LONG-HELD ambitions for a review into Barnsley’s ailing bus services - urged for by campaigners and commuters alike - have been backed by an MP whose constituents have been ‘cut off’ from neighbouring areas.

Miriam Cates, MP for Penistone and Stocksbridge, backed the scheme having fielded growing complaints from residents about the state of services blighting Dodworth and Penistone.

She highlighted that passenger numbers have fallen ‘sharply’, fuel prices have increased and the South Yorkshire Combined Mayoral Authority’s bid for ‘Bus Service Improvement Plan’ funding failed earlier this year as major contributors.

Having invited local operators to a meeting last week, work is stepping up in order to formalise an inquiry into the goings-on.

South Yorkshire Mayoral Combined Authority (SYMCA) bosses noted that bus services had faced a turbulent three years since the onset of Covid-19 with short-term funding settlements, significant fluctuations in patronage and increasing pressures on budgets being encountered.

Temporary contracts - which will run through to next month - have been announced to maintain the network as it is, pending the long-term review’s outcome.

Ms Cates said: “I recently invited representatives of all the major local bus operators to my office to discuss how we can work together to deliver the best possible service for communities across the constituency.

“At a time of falling passenger numbers it’s important that we get the best value from all available resources.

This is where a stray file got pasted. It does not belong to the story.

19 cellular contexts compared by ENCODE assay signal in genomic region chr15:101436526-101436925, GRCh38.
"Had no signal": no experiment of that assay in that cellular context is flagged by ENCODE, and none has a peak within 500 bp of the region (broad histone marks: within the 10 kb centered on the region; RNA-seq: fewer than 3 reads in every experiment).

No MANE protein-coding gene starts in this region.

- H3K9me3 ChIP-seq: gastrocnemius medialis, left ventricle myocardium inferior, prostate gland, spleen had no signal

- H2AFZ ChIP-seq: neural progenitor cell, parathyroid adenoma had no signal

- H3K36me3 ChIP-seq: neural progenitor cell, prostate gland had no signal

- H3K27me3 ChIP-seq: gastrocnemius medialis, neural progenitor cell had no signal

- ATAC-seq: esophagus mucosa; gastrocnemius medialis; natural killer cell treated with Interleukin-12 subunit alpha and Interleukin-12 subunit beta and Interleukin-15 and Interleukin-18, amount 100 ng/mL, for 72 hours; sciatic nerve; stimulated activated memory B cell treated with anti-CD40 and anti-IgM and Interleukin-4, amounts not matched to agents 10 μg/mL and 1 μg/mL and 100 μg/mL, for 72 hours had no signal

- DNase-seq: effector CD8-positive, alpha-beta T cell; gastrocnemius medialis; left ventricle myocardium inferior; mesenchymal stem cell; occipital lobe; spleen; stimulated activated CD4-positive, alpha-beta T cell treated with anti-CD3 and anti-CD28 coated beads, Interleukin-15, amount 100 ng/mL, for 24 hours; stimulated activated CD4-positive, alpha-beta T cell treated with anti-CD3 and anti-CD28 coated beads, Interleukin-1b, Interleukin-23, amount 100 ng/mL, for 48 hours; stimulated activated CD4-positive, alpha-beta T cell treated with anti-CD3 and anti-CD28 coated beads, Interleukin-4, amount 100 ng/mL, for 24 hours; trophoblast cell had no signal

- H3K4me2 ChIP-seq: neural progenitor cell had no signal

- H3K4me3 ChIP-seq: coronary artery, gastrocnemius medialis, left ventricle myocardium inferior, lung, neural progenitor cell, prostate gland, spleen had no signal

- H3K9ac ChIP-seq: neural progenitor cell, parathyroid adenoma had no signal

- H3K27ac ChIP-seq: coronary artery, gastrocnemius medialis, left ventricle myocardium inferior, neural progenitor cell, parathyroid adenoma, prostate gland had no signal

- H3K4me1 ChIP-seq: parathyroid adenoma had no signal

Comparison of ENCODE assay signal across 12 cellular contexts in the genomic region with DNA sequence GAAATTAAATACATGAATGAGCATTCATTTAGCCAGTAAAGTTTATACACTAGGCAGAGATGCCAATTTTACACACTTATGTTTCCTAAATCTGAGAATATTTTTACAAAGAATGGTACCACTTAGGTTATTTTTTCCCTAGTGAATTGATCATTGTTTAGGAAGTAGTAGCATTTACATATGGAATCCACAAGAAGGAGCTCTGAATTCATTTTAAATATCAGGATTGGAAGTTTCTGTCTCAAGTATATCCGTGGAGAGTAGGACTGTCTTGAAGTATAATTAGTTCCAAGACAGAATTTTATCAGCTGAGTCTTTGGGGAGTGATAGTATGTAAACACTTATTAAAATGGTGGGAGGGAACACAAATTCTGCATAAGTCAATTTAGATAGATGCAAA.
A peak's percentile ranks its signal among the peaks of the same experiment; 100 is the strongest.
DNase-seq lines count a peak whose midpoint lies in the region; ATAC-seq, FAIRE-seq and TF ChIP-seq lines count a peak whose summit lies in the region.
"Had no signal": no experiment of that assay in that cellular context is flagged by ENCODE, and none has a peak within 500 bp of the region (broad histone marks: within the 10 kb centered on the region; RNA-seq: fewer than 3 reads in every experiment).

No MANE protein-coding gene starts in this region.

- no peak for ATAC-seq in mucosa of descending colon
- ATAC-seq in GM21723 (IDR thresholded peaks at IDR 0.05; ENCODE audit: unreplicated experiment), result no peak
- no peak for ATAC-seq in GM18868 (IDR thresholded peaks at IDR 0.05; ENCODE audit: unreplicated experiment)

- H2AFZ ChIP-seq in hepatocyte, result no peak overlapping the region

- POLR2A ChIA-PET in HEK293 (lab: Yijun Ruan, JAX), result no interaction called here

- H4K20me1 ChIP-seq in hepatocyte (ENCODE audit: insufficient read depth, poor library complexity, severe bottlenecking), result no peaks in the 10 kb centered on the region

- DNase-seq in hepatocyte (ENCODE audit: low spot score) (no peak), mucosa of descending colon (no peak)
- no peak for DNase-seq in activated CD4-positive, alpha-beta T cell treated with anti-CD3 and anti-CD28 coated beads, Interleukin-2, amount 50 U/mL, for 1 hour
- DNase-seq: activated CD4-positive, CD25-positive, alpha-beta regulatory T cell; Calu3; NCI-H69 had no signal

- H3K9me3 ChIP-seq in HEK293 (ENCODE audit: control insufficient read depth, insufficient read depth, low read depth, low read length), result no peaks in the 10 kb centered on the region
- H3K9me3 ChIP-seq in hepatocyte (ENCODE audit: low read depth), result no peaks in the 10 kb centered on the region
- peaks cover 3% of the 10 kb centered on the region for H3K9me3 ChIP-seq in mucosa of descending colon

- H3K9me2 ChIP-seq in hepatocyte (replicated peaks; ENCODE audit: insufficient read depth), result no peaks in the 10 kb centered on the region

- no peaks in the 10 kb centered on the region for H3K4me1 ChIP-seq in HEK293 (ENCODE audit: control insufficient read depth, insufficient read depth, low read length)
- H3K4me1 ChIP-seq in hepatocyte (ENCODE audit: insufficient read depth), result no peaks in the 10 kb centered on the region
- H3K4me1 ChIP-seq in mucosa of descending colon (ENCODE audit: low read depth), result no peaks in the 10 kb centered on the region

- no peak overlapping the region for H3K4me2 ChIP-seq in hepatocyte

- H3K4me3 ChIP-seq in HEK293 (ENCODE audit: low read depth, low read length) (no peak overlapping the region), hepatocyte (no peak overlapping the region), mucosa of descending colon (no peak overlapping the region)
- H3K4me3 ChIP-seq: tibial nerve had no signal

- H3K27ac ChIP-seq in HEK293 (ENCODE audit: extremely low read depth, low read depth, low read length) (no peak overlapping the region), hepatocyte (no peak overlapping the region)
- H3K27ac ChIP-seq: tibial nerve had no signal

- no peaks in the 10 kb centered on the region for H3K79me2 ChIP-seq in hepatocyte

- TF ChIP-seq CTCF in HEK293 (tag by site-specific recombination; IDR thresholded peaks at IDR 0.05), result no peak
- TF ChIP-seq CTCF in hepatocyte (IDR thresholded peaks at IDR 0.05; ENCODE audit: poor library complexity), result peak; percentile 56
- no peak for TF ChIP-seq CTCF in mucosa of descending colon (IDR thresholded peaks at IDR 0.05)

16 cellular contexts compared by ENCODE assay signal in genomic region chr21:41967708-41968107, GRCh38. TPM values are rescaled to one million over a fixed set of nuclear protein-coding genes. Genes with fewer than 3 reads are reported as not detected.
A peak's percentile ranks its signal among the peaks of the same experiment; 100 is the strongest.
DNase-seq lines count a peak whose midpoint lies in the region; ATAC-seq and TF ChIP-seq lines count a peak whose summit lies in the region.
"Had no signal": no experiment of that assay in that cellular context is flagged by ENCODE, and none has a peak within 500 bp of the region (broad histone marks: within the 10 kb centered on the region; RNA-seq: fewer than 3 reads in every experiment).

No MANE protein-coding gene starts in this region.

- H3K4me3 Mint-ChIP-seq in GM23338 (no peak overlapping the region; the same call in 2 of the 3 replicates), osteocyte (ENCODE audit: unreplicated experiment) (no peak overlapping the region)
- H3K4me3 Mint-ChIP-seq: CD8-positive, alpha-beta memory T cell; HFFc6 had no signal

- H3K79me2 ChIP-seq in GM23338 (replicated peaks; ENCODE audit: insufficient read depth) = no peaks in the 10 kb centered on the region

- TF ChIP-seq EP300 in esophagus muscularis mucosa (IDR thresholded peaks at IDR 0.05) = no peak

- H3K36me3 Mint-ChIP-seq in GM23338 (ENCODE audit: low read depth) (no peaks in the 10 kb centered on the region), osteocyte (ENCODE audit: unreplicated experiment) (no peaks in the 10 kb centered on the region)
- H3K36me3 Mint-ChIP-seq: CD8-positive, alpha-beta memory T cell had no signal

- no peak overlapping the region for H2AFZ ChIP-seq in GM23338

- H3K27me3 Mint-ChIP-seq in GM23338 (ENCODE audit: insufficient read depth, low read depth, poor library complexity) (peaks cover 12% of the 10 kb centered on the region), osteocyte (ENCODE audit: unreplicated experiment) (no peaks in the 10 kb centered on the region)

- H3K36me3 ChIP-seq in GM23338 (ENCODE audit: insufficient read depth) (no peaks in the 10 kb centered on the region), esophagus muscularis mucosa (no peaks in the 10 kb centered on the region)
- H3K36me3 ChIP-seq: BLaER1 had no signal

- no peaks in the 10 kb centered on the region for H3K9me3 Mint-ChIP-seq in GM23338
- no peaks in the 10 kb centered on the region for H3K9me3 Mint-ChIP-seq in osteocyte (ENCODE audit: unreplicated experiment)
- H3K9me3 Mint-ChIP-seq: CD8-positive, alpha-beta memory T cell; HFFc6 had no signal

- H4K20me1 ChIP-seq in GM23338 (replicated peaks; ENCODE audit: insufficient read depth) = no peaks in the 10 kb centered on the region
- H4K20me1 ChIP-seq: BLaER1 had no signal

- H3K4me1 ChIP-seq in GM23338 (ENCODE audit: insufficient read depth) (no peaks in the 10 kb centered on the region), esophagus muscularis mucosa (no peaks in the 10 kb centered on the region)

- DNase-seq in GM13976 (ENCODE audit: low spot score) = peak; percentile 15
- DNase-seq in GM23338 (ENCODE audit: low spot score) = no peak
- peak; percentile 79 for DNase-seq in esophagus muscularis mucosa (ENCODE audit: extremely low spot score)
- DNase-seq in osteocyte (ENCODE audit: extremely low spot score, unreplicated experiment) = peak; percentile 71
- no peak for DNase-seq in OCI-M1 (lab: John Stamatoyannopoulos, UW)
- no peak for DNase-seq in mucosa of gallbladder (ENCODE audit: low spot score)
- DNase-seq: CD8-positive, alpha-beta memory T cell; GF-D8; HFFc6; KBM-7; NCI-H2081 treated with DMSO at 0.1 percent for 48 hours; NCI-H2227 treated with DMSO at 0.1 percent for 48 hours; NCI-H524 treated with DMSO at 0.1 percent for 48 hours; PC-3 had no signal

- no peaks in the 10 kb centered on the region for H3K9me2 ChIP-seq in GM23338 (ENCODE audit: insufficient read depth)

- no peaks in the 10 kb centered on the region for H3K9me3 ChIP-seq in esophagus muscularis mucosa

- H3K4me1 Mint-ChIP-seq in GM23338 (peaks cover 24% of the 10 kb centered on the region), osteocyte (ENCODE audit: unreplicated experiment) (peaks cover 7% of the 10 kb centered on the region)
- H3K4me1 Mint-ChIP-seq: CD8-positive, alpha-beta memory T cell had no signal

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“That means more co-operation between operators to provide a network that works for bus users.

“We have therefore come up with a plan to conduct a full public transport network review across the constituency to see how the operators can use their resources to provide more regular and reliable services.

“From my meetings with Stagecoach and First Bus, it is clear that patronage has fallen sharply at the same time as fuel costs have increased.

“To state the obvious, the lower population density of rural places means that service models that work in urban areas are much less viable in our communities.

“The impact on every day life cannot be overstated.

“I’ve now written to the SYMCA, who are responsible for overseeing and funding the local bus network, to ask for their co-operation to undertake this review.

“I’ll continue working with bus operators and SYMCA to develop our plan and will keep constituents updated as we progress.”

It comes after a report, compiled by the SYMCA, warned more routes face being culled - unless the government step in and provide a better financial package.

Matthew Topham, from the Better Buses for South Yorkshire group, told the Chronicle: “Private operators control our services and can effectively hold the public to ransom: pay up or lose lifeline routes.

“Every month we hand millions over to First and Stagecoach while gaining no meaningful say over the services we rely on.

“It can’t come soon enough.”